TSG IntelBrief: The Challenge of Removing al-Nusra from al-Qaeda
March 5, 2015
Bottom Line Up Front:
• With the anti-regime situation in Syria in dire straits, there are now media reports of efforts to pull Jabhat al-Nusra away from its alliance with al-Qaeda and transform it into a legitimate and prominent opposition group
• JN has become the most effective anti-Assad regime group fighting in Syria while at the same time it is the official al-Qaeda branch there—a situation that presents obvious problems for governments needing the former but fighting the latter
• There would be many serious challenges in trying to de-couple the military and organizational power of al-Nusra from its embrace of the violent ideology of bin Ladinism and al-Qaeda
• Were such efforts made to remove al-Nusra from al-Qaeda, the Islamic State would likely benefit by absorbing disillusioned extremist members who want nothing to do with moderation or regional-support.
With the collapse of much of the ‘moderate’ armed opposition to the regime of Bashar al-Assad, the most effective anti-regime group now fighting in Syria might be the al-Qaeda (AQ) affiliate, Jabhat al-Nusra (JN). There are now unconfirmed media reports of efforts made by regional countries such as Qatar and Turkey to, in effect, detach JN from AQ and to transform it into a legitimate opposition group. Were such an effort to take place, it would face immense challenges and questions; the foremost being whether such a task is even possible or desirable.
A fundamental issue is JN’s embrace of the violent ideology of bin Ladinism and AQ, and is a rightfully designated terrorist group. Its leadership and members have all sworn allegiance to AQ. As hard as it is to de-radicalize an individual who has embraced violent extremism, attempting to do the same for an entire group would be nearly impossible. Some JN leaders might be convinced that their best chance to overthrow the Assad regime and play a role in Syria’s future lies in renouncing their bonds with AQ in exchange for regional support. But the extremist rank and file likely didn’t join the group out of hopes for tactical moderation and geopolitical acceptance. The Islamic State would be more than happy to mock its extremist rival’s rejection of extremism and to accept its disillusioned members into the Islamic State. To separate from AQ, JN scholars would have to in essence declare al-Qaeda and Ayman al-Zawahiri un-Islamic in order to break the bay’a (oath), which would both demoralize JN fighters and delight the Islamic State.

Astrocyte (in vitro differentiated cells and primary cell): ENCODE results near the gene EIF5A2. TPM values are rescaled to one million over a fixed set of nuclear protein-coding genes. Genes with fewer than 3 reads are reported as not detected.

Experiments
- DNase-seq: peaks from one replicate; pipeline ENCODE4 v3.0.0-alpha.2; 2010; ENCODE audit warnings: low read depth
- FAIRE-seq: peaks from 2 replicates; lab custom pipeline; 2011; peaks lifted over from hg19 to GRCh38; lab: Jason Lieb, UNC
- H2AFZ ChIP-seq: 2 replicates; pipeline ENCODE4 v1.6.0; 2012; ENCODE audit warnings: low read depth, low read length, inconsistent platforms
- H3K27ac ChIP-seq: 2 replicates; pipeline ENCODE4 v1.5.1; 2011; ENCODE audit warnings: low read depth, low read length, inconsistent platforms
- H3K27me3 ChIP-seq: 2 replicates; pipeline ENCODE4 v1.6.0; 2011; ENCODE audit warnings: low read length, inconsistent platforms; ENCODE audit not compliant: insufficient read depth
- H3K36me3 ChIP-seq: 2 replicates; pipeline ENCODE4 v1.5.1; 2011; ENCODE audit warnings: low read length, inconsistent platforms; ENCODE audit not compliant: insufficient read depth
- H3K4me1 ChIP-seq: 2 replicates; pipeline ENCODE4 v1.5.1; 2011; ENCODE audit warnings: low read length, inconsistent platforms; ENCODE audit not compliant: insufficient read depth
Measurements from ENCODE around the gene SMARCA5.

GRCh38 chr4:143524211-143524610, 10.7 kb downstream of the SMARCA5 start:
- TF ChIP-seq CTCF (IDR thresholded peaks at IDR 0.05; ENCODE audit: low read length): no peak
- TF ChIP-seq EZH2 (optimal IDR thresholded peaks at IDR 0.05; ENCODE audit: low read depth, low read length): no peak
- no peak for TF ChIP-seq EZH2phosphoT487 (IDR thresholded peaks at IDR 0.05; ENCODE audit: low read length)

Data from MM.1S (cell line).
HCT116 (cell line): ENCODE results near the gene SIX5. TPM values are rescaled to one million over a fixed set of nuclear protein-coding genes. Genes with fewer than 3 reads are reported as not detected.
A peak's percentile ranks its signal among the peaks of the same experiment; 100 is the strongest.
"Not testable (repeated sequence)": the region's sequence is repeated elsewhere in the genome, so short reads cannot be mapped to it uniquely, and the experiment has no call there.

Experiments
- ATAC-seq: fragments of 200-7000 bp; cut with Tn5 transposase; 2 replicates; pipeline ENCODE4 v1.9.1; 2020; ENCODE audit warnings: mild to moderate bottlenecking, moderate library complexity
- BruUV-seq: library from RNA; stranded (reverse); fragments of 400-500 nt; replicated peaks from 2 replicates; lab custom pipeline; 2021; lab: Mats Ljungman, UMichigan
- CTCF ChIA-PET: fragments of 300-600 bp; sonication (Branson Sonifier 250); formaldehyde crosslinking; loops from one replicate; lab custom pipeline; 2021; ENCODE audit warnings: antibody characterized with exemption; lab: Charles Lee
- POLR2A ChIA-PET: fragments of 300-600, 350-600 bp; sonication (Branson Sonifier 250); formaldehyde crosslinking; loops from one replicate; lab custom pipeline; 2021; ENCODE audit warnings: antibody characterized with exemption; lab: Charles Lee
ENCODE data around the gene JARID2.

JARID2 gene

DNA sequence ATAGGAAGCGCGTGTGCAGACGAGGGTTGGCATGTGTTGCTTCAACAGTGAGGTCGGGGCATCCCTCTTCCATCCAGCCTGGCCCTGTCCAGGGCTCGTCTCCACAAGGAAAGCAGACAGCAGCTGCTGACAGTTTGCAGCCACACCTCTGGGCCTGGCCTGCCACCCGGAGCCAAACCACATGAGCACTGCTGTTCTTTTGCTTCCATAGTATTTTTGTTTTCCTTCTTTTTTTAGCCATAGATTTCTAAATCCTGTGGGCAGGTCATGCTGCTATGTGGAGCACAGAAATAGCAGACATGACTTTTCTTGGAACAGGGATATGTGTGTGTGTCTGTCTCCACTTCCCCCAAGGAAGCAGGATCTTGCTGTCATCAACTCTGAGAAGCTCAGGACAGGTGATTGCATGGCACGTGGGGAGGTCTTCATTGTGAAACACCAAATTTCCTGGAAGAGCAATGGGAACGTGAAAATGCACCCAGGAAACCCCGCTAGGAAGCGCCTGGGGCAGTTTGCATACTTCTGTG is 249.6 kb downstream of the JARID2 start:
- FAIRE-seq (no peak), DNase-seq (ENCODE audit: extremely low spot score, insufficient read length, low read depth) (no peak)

And a JN removed from AQ on paper wouldn’t mean an anti-AQ JN at heart. The history of attempts to turn extremist groups into non-extremist, well-behaved proxies is riddled with failures and devastating blowbacks. JN was formed to spread bin Ladinism into Syria, and its members are true adherents of that ideology. Even if the de-coupling of JN from AQ were attempted (and there would be endless extremist religious scholarly debates and fatwas over such a move), it wouldn’t de-couple the extremists from extremism. It would just be a re-branding or repackaging of the same. One can try to take the JN out of AQ, but it might prove impossible to take the AQ influence out of JN.
For their part, the Assad regime and Russia, its primary supporter, would seize on any effort to legitimize JN as proof of their assertions that the civil war is really a war between the government and terrorists and that regional interference in an internal conflict is causing more terrorism instead of reducing it. Highlighting the extremism of its opponents has been the Assad regime’s best defense against the even worse atrocities its military has inflicted on the Syrian people. They don’t like the reality of fighting JN but the optics of fighting AQ have benefits.
Again, the media reports of a potential non-AQ JN are unconfirmed. But, if in some form they’re accurate, it’s another indication of just how bad the situation is in Syria, with an AQ affiliate perhaps seen by regional governments as the best means to dislodge Assad. This also highlights the continued misaligned goals between two camps on Syria: regional powers like Turkey, Saudi Arabia, and Qatar, which believe taking on Assad needs to be the focus; and those (primarily Western) powers who believe that ridding the battlefield of the Islamic State and the so-called Khorasan Group, an AQ sub-element supported by JN, will allow the battle to then shift to one between indigenous non-extremist rebel groups and the regime. The fate of much more than Syria hinges on how this disconnect is resolved.
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